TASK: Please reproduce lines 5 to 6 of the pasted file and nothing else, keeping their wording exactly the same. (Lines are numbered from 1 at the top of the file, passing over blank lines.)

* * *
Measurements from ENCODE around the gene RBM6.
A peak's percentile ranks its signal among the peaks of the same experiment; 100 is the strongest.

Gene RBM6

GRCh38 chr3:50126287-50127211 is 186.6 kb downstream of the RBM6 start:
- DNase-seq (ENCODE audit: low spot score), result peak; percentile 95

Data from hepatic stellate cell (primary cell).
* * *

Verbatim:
- DNase-seq (ENCODE audit: low spot score), result peak; percentile 95

Data from hepatic stellate cell (primary cell).